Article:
Tomáš Netopil will bring his Essen Philharmonic to the Prague Spring Festival
One of the last concerts of the Essen Philharmonic with Tomáš Netopil as its chief conductor awaits Prague. At the end of this season, the ten-year collaboration with the leading German orchestra, which began after the conductor’s engagement at the National Theatre in Prague, will complete.
The concert of the Essen Philharmonic at the Prague Spring Fetsival will bring two masterpieces of the romantic repertoire – Antonín Dvořák’s Symphony No. 5 and, in the Prague Spring premiere, the Concerto for Violin and Orchestra by the English composer Edward Elgar. Frank Peter Zimmermann, one of the world’s best violinists today, will perform as a soloist.
“Next to the Cello Concerto and the Enigma Variations, the Violin Concerto ranks among Edward Elgar’s greatest symphonic works. Unlike them, however, it is practically unknown in our country. I am very happy that an artist like Frank Peter Zimmermann will be able to present it to the Prague audience,” says programme director Josef Třeštík.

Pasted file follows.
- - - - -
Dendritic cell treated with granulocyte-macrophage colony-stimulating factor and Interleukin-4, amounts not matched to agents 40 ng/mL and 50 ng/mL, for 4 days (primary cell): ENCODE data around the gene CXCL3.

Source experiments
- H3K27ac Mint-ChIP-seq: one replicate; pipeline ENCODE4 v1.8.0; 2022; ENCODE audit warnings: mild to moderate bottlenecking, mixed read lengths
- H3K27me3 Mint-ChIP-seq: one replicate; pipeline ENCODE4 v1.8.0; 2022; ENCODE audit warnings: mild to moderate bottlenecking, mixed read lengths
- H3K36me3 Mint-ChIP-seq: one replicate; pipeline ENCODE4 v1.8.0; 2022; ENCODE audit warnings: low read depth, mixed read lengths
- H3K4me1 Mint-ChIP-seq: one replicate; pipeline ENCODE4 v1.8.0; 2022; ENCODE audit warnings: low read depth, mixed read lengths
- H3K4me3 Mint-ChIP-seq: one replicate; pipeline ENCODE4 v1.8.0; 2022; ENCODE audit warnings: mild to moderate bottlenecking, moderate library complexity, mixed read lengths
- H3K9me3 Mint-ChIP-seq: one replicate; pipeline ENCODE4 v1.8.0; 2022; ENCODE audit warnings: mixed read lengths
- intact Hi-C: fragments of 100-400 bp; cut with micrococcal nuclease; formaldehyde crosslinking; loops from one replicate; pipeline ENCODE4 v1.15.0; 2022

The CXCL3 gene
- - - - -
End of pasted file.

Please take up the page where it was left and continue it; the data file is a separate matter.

“In Essen, he is our regular and always rare guest. The performance at Prague Spring Festival will be the culmination of our cooperation this year,” says Tomáš Netopil and continues: “The Fifth Symphony is one of those that we missed in this season’s repertoire. I am very happy that it can be heard at the festival in our version.”
“Thanks to our long-term cooperation, and I think not only thanks to it, the Essen Philharmonic has a very deep and intense relationship with Czech music,” says Tomáš Netopil. During his time in Essen, he studied with the orchestra, which divides its creative energy between symphonic work and opera productions, e.g. Greek Passions, Jenůfa, Rusalka, as well as symphonic music by Josef Suk, Karel Husa and Antonín Dvořák. Other Czech creators also took part in the Essen productions: directors Jiří Heřman, Ondřej Havelka or the Skutr duo.
Tomáš Netopil is known to Prague audiences primarily as the chief conductor of the National Theater Orchestra (2009–2012), who excelled both in the Mozart repertoire and the Czech works. He is also one of the two main guest conductors of the Czech Philharmonic, with whom he opened Prague Spring Festival in 2018. His opera productions in Europe are highly valued. In addition to two dozen productions in Essen, he also musically staged Káťa Kabanová at the Grand Théâtre de Genève, Jenůfa in Amsterdam or the The Makropulos Affair in Ghent, Belgium.